The Changing Face of School Cafeterias

With less sugar and calories, nutrient-rich flavored milk welcomes children back to school

By Tanya Remer Altmann, M.D., pediatrician  

As a parent, you probably know what your kid eats for breakfast and dinner, but what about lunch each day? Typically, kids get about 30 to 50 percent of their calories while at school – the good news is there are several changes happening in school cafeterias across the country, making lunch time nutritious and delicious.  

This year, parents across the country will be pleased to see more fruits and vegetables (especially those nutrient-rich leafy greens and orange vegetables), a focus on lessening sodium and the introduction of whole grains in unexpected places, like pizza. But one of the most impressive changes happening throughout the country includes changes to children’s favorite school drink – flavored milk.

Over the last five years, milk processors across the nation have been working with their local districts to lower the calories and sugar in the cherished school drink, and the industry’s reformulations are projected to result in fat free and lowfat chocolate milks with 38% less added sugar than just five years ago.   

This school year when kids pick up a carton of flavored milk with their lunch, the majority will be less than 150 calories. Already, the most common flavored milk this fall will beat that goal – fat free chocolate milk with 130 calories and only 10 grams of added sugars.

This means that on average, flavored milk reformulations will have just 31 calories more than white milk and all the same nutritional benefits.

As a mom and practicing pediatrician, I know most kids age nine and older are far from the recommended three servings of dairy a day.  Research shows flavored milk drinkers drink more milk, so flavored milk can be a great addition to help us boost milk for our kids.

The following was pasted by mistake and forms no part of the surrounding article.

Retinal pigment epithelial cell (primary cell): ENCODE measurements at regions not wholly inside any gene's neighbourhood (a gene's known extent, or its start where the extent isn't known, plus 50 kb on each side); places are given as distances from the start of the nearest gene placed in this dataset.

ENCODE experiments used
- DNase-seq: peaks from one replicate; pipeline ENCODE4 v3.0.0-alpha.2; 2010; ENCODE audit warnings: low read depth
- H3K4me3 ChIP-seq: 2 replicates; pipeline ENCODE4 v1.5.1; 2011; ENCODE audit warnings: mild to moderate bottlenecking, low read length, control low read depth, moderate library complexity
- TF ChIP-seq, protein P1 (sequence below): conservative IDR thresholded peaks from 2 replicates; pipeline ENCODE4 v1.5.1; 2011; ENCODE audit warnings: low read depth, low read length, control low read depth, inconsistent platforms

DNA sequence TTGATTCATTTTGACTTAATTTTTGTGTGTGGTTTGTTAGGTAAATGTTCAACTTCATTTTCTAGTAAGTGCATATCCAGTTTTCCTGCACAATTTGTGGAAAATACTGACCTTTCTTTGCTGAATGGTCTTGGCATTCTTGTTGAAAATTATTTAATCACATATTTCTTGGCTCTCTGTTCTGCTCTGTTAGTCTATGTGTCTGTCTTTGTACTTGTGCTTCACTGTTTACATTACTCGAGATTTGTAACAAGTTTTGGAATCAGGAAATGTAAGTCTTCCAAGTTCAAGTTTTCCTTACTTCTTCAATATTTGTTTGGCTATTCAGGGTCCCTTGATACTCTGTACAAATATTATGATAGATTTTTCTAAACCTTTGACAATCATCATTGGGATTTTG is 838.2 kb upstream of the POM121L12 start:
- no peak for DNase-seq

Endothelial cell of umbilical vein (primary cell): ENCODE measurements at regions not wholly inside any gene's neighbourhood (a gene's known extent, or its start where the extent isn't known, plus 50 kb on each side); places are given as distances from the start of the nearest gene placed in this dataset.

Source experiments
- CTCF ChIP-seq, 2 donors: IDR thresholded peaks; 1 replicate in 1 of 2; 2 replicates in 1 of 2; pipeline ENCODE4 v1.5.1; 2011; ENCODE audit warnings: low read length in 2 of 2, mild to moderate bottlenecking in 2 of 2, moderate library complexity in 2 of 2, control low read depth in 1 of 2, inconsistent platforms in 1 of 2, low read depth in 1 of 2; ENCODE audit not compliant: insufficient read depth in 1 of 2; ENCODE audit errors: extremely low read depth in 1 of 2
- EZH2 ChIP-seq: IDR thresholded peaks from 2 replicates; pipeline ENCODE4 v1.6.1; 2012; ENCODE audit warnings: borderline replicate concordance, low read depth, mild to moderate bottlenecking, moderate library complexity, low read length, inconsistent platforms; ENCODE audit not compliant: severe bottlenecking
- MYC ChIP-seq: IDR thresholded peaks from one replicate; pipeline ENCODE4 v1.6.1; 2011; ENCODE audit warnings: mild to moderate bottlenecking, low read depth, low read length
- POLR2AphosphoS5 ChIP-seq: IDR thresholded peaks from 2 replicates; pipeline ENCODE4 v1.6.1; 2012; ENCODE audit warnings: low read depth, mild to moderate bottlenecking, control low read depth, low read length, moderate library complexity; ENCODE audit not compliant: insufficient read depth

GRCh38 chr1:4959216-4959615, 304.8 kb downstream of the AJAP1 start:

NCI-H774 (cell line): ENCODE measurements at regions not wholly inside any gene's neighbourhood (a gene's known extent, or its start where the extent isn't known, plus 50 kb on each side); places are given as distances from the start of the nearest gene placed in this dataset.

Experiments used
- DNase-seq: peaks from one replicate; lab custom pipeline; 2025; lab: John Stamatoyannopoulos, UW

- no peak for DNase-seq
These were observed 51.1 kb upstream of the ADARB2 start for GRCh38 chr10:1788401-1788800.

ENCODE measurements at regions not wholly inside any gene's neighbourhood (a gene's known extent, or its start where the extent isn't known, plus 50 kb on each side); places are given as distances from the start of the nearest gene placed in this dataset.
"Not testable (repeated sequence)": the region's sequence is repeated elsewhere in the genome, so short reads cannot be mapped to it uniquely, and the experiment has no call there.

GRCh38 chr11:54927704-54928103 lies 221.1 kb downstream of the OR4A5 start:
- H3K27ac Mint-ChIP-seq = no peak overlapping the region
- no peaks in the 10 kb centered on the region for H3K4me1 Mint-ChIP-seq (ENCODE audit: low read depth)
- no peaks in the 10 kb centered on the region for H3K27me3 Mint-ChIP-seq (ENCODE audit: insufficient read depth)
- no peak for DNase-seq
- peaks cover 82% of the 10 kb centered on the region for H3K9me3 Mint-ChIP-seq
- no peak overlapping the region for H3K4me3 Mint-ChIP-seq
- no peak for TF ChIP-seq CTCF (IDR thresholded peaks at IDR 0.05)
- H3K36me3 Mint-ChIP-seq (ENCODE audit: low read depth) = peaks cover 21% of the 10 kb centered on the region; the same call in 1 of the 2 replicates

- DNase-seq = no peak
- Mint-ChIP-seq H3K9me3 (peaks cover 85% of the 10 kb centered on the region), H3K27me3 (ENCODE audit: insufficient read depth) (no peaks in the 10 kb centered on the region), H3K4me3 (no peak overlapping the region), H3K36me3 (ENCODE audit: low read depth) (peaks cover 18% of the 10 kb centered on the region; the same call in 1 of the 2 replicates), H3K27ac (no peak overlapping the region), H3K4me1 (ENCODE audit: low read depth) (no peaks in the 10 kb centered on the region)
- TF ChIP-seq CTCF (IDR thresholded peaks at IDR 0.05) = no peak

Of course we wouldn’t suggest kids stop drinking white milk,
but if they’re drinking flavored milk with their meals at lunch instead of no milk, and it only has 31 more calories than white milk, I’m okay with that!  Through my work with the milk industry, I’ve learned what’s at risk is that children will miss out on the nine essential nutrients, which are the same in both white and flavored milks, if they won’t drink the options provided at school.

Due to concerns about childhood obesity, some schools have made the decision to remove flavored milks from the cafeteria.  Even though these bans have been well-intentioned, they have done more nutritional harm than good.

Research shows that when flavored milk is removed from the lunch line, students drink less milk. If milk is not consumed with the noon meal, it’s nearly impossible for children to meet their needs for calcium, vitamin D and potassium, nutrients which are already identified by the 2010 Dietary Guidelines for Americans as limited in children’s diets, and milk is the number one food source of these essential nutrients in the American diet.

If you want to learn more about the reformulated milk available in schools across the country this fall and more on the research mentioned here, please visit

A leading medical authority on child health, Dr. Tanya Remer Altmann is a best-selling author, parenting expert, working mother and UCLA-trained pediatrician who practices in Southern California.


About The Author: 

“Mommy Calls: Dr. Tanya Answers Parents’ Top 101 Questions About Babies and Toddlers” hit several best sellers’ lists after its release last fall. She is also Editor-in-Chief of the American Academy of Pediatrics’ parenting book, “The Wonder Years,” and Associate Medical Editor of their best-selling “Caring for Your Baby and Young Child: Birth to Age 5.”

She stays on the cutting edge through her position as an Assistant Clinical Professor at Mattel Children’s Hospital at UCLA, as the pediatric advisor for the Newborn Channel and her private practice.